by Perhat Tursun, translated by Darren Byler
Columbia University Press
The Backstreets is an astonishing novel by a preeminent contemporary Uyghur author who was disappeared by the Chinese state. It follows an unnamed Uyghur man who comes to the impenetrable Chinese capital of Xinjiang after finding a temporary job in a government office. Seeking to escape the pain and poverty of the countryside, he finds only cold stares and rejection. He wanders the streets, accompanied by the bitter fog of winter pollution, reciting a monologue of numbers and odors, lust and loathing, memories and madness.
Perhat Tursun’s novel is a work of untrammeled literary creativity. His evocative prose recalls a vast array of canonical world writers — contemporary Chinese authors such as Mo Yan; the modernist images and rhythms of Camus, Dostoevsky, and Kafka; the serious yet absurdist dissection of the logic of racism in Ellison’s Invisible Man — while drawing deeply on Uyghur literary traditions and Sufi poetics and combining all these disparate influences into a style that is distinctly Perhat Tursun’s own. The Backstreets is a stark fable about urban isolation and social violence, dehumanization and the racialization of ethnicity. Yet its protagonist’s vivid recollections of maternal tenderness and first love reveal how memory and imagination offer profound forms of resilience. A translator’s introduction situates the novel in the political atmosphere that led to the disappearance of both the author and his work.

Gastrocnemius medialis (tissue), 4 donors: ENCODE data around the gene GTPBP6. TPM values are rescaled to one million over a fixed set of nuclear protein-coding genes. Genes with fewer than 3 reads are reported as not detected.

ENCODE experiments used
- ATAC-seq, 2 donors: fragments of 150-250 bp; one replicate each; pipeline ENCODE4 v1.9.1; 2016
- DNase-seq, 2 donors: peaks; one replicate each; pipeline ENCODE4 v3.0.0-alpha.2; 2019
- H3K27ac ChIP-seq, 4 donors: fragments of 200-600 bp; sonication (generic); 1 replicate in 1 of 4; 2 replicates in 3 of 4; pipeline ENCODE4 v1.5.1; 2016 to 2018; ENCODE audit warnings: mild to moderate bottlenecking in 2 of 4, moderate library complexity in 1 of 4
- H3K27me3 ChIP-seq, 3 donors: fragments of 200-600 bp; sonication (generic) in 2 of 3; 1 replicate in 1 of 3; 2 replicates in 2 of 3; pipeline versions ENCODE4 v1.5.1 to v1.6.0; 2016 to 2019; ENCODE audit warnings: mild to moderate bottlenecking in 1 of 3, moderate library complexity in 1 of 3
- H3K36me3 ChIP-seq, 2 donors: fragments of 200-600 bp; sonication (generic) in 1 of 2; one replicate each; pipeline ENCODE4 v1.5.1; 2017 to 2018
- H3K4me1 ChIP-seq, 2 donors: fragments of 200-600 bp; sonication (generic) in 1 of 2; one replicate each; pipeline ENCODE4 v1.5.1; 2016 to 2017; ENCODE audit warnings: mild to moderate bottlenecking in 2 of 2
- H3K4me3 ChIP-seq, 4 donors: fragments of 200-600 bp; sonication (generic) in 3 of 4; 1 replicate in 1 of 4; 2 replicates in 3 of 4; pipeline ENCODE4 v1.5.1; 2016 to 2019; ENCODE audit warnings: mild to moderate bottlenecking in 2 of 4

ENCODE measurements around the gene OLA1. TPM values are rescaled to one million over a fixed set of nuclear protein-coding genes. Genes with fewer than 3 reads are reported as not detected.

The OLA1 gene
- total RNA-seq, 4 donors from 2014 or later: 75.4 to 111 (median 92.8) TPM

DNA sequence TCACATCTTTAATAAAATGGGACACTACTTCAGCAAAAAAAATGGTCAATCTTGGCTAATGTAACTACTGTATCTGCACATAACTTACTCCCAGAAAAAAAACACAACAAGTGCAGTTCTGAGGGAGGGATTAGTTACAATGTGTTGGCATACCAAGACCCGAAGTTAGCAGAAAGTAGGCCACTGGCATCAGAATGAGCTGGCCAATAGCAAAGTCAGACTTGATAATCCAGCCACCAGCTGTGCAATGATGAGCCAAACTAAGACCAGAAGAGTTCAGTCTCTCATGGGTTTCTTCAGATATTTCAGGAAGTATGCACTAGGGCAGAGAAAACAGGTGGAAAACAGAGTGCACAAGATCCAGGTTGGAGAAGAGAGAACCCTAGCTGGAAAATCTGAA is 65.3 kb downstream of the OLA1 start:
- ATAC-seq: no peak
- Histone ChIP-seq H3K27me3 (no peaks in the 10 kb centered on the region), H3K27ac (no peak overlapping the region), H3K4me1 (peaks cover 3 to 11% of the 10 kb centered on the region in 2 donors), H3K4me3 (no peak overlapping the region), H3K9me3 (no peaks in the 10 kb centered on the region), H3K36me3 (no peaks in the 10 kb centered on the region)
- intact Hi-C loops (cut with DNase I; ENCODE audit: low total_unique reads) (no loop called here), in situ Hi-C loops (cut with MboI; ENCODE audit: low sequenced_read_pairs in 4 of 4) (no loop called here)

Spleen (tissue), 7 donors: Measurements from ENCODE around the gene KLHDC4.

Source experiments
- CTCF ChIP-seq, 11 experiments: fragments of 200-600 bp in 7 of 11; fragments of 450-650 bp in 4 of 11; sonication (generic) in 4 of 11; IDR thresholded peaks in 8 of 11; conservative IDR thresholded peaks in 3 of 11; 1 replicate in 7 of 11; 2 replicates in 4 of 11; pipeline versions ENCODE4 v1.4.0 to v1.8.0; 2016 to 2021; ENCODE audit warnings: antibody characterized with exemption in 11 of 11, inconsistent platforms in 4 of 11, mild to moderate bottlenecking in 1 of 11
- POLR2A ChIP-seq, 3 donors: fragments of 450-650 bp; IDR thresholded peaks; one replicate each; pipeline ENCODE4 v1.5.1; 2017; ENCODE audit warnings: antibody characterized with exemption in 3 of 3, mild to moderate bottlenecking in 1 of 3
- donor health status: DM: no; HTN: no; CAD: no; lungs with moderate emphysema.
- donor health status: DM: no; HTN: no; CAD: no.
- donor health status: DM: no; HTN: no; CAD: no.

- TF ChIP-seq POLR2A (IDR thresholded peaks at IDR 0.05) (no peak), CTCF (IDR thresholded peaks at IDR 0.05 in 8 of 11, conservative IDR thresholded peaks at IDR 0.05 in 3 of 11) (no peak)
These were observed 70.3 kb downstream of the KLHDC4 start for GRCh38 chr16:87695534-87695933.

"Close to a perfect work of art." -- The Atlantic
"The Backstreets is a politically charged, emotional novel about the impacts of prejudice, industrial city life, and desolation on China’s Uyghur people. It is a major literary event that is honest in its portrayal of oppression." -- Foreword Reviews
"The Backstreets is an agonizing testimony to the anti-Uyghur policies and prejudices that led to [Tursun and the co-translator's] disappearances. It is also good writing of the sort that makes me feel like somebody has wrenched my head 90 degrees to the left: It's both clear and disorienting, an utterly new way of describing the world." -- NPR Books
About the Contributors:
Perhat Tursun is a leading Uyghur writer, poet, and social critic from the Xinjiang Uyghur Autonomous Region. He has published many short stories and poems as well as three novels, including the controversial 1999 novel The Art of Suicide, decried as anti-Islamic. In 2018, he was detained by the Chinese authorities and was reportedly given a sixteen-year prison sentence.
Darren Byler is assistant professor of international studies at Simon Fraser University and author of Terror Capitalism: Uyghur Dispossession and Masculinity in a Chinese City (2022). His anonymous cotranslator, who disappeared in 2017, is presumed to be in the reeducation camp system in northwest China.